Ellison, after reading unpublished drafts of the book on Fantagraphics's website, believed that he had been defamed by several anecdotes related to this incident. He sued in the Superior Court for the State of California, in Santa Monica. Fantagraphics attempted to have the lawsuit dismissed. In their motion to dismiss, Fantagraphics argued that the statements were both their personal opinions and generally believed to be true anecdotes.

On February 12, 2007, the presiding judge ruled against Fantagraphics' anti-SLAPP motion for dismissal.[21] On June 29, 2007, Ellison claimed that the litigation had been resolved[22] pending Fantagraphics' removal of all references to the case from their website.[23] No money or apologies changed hands in the settlement as posted on August 17, 2007.[24]

With Connie Willis at Hugo Awards 2006

On August 26, 2006, during the 64th World Science Fiction Convention, Ellison grabbed award-winning novelist Connie Willis' breast while on stage at the Hugo Awards ceremony.[25] Ellen Datlow described this as "a schtick of Harlan acting like a baby".[26] Patrick Nielsen Hayden described this as "pathetic and nasty and sad and most of us didn't want to watch it".[27]

Ellison responded three days later, writing, "I was unaware of any problem proceeding from my intendedly-childlike grabbing of Connie Willis's left breast, as she was exhorting me to behave." He also posted that "I'm glad, at last, to have transcended your expectations. I stand naked and defenseless before your absolutely correct chiding." On August 31 he posted: "Would you be slightly less self-righteous and chiding if I told you there was NO grab…there was NO grope…there was NO fondle...there was the slightest touch. A shtick, a gag between friends, absolutely NO sexual content. How about it, Mark: after playing straight man to Connie's very frequently demeaning public jackanapery toward me—including treating me with considerable disrespect at the Grand Master Awards Weekend, where she put a chair down in front of her lectern as Master of Ceremonies, and made me sit there like a naughty child throughout her long 'roast' of my life and career—for more than 25 years, without once complaining, whaddaya think, Mark, am I even a leetle bit entitled to think that Connie likes to play, and geez ain't it sad that as long as SHE sets the rules for play, and I'm the village idiot, she's cool … but gawd forbid I change the rules and play MY way for a change …", and complained that Willis had not called him to discuss the matter.[28]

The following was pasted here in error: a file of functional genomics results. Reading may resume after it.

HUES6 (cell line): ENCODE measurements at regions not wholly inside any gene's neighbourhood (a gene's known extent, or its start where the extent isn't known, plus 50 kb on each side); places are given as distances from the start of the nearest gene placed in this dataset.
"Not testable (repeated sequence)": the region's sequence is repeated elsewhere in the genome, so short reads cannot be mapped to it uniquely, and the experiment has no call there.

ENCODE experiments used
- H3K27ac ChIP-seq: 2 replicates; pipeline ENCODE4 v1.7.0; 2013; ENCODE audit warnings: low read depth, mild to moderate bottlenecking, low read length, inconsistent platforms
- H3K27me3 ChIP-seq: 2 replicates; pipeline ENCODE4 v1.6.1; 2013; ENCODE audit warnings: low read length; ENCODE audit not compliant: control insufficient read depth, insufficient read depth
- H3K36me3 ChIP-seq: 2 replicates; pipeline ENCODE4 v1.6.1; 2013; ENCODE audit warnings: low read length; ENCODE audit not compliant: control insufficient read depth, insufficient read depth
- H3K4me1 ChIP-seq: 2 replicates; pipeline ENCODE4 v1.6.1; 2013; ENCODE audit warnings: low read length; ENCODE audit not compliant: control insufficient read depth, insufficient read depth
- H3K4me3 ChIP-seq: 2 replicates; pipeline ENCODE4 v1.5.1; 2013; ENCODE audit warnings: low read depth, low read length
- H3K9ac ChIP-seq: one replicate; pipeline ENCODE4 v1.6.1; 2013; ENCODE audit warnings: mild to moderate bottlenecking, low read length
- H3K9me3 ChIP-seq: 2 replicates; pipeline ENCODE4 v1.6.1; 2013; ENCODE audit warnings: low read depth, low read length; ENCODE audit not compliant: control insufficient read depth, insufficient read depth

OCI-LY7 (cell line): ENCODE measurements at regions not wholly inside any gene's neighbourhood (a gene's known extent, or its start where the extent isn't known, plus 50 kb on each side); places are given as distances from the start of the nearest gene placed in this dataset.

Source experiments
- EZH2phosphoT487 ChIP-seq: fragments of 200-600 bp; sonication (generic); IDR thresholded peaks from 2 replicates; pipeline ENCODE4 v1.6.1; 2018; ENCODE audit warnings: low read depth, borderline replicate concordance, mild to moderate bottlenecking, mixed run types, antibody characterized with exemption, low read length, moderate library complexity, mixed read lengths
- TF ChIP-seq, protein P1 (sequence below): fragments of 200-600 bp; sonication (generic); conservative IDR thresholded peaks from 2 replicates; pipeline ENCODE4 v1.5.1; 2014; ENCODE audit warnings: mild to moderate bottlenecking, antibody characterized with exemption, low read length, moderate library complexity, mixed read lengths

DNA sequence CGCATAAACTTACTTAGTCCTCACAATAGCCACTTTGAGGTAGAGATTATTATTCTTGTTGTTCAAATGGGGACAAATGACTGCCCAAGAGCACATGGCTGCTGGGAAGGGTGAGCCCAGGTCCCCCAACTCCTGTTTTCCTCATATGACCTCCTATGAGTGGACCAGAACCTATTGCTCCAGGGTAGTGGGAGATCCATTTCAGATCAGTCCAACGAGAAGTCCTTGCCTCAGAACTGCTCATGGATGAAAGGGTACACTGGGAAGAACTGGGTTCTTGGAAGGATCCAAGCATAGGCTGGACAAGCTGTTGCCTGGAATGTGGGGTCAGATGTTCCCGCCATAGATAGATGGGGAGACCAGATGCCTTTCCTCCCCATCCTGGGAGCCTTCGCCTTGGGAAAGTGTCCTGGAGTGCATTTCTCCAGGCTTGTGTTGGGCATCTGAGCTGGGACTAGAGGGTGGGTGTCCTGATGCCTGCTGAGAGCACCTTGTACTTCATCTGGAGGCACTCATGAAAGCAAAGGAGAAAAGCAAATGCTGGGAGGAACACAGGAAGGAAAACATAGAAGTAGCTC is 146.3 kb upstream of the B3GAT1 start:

Copyright suits

Ellison claimed that James Cameron's film The Terminator drew from material from Ellison's "Soldier"[29] and "Demon with a Glass Hand"[30] episodes of The Outer Limits. Hemdale, the production company and the distributor Orion Pictures, settled out of court for an undisclosed sum, "acknowledging" the work of Ellison at the end of the film.[31] Cameron objected to this acknowledgement, which was forced on him by the distributor, and has since labeled Ellison's claim a "nuisance suit", referring to Ellison as a "parasite who can kiss my ass."[32]

On April 24, 2000 Ellison sued Stephen Robertson for posting four stories to the newsgroup "alt.binaries.e-book" without authorization. The other defendants were AOL and RemarQ, internet service providers whose only involvement was running servers hosting the newsgroup. Ellison claimed that they had failed to stop the alleged copyright infringement in accordance with the "Notice and Takedown Procedure" outlined in the 1998 Digital Millennium Copyright Act. Robertson and RemarQ first settled with Ellison, and then AOL likewise settled with Ellison in June 2004, under conditions that were not made public. Since those settlements Ellison has initiated legal action and/or takedown notices against more than 240 people who have distributed his writings on the Internet, saying, "If you put your hand in my pocket, you’ll drag back six inches of bloody stump".[33]

A currently developing lawsuit involves the film In Time, which Ellison is contending plagiarizes his short story "'Repent, Harlequin!' Said the Ticktockman".[34]


Novels and novellas

  • Web of the City (1958) (originally published as Rumble)
  • The Man With Nine Lives (1960) (as this novel has never been reprinted there is no edition in existence bearing the author's preferred title The Sound of a Scythe)
  • Spider Kiss (1961) (originally published as Rockabilly)
  • Doomsman (1967)
  • "A Boy and His Dog" (1969) (made into a film)
  • The Starlost#1: Phoenix Without Ashes (1975) (adaptation by Edward Bryant of Ellison's TV pilot script)